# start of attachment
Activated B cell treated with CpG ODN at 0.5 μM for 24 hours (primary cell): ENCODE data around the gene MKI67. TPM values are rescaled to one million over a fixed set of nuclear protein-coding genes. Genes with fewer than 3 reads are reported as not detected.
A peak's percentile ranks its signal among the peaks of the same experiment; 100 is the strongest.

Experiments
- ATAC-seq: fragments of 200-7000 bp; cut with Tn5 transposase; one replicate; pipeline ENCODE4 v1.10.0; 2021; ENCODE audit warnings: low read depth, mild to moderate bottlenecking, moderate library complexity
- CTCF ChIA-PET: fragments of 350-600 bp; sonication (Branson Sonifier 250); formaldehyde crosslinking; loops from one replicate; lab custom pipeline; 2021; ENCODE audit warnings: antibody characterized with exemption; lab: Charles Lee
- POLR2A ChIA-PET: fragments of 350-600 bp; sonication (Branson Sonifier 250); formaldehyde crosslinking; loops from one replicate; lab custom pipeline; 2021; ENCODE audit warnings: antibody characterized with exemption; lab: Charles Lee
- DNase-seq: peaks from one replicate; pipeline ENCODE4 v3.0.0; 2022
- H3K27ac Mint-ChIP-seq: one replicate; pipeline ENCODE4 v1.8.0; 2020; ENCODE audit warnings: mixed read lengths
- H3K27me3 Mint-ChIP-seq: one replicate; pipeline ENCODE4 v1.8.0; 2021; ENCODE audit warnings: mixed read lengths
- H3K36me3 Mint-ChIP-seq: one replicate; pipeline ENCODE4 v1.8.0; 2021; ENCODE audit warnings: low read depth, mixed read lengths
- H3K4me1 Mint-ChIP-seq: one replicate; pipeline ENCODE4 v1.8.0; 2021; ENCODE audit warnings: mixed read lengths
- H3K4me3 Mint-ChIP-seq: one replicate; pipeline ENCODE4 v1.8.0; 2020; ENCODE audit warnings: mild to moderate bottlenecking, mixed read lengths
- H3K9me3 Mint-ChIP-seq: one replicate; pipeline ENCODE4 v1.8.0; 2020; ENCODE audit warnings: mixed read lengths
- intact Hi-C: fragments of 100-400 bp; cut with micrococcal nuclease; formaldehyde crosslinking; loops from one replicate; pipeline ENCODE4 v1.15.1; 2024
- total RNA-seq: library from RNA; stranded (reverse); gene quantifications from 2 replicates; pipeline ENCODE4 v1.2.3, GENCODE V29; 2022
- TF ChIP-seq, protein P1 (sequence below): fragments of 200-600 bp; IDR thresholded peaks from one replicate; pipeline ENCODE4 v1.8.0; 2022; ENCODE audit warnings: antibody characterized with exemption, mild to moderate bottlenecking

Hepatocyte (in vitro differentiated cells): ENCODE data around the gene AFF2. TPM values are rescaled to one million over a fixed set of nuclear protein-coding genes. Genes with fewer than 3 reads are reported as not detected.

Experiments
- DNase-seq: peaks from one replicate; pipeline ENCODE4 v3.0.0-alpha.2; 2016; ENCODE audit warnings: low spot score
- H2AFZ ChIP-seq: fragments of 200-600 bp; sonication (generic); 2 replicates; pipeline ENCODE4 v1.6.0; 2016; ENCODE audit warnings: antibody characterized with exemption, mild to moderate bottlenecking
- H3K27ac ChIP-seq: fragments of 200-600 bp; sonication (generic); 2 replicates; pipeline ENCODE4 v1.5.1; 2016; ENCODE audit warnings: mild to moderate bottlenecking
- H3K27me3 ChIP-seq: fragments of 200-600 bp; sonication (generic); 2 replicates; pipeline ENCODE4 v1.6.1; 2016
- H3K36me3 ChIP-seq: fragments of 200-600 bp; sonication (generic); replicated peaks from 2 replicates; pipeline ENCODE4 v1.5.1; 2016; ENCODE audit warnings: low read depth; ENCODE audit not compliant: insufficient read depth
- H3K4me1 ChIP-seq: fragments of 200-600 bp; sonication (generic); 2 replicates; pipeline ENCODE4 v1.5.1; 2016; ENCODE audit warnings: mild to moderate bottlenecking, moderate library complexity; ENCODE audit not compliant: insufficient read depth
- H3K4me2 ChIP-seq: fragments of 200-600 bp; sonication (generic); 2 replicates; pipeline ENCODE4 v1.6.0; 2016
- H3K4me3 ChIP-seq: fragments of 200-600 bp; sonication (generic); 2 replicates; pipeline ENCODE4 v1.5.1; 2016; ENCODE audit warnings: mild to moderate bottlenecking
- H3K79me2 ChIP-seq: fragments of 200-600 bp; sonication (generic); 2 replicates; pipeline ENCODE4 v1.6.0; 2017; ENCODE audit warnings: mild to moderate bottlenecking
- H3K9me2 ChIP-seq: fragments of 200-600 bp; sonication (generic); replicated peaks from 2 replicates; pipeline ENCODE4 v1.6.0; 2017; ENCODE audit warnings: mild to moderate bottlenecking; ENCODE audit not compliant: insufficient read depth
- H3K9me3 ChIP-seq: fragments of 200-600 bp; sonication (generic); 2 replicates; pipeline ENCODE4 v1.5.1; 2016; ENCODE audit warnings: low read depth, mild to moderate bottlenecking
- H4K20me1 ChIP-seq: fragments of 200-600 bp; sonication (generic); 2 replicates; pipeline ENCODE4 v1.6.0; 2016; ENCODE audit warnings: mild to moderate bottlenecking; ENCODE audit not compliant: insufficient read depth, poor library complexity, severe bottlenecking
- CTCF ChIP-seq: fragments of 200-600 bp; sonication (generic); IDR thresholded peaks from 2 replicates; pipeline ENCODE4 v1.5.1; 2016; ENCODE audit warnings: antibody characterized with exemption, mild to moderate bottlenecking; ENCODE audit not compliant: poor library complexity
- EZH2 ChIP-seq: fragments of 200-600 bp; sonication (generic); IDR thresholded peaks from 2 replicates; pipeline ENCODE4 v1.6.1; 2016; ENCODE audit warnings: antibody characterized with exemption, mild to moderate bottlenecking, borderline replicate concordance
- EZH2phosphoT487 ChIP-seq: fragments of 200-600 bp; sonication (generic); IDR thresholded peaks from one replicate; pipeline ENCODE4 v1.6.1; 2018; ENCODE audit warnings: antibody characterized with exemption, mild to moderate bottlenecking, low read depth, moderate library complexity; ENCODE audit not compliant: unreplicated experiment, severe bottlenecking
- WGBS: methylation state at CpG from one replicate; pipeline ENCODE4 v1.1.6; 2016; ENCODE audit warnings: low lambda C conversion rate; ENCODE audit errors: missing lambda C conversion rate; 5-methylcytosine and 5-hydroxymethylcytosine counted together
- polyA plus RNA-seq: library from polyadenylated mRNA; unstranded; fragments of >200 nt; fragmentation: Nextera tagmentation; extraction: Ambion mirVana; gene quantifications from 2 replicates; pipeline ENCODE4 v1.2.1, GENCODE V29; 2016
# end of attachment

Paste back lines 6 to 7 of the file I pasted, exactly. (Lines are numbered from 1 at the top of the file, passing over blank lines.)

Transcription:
- POLR2A ChIA-PET: fragments of 350-600 bp; sonication (Branson Sonifier 250); formaldehyde crosslinking; loops from one replicate; lab custom pipeline; 2021; ENCODE audit warnings: antibody characterized with exemption; lab: Charles Lee
- DNase-seq: peaks from one replicate; pipeline ENCODE4 v3.0.0; 2022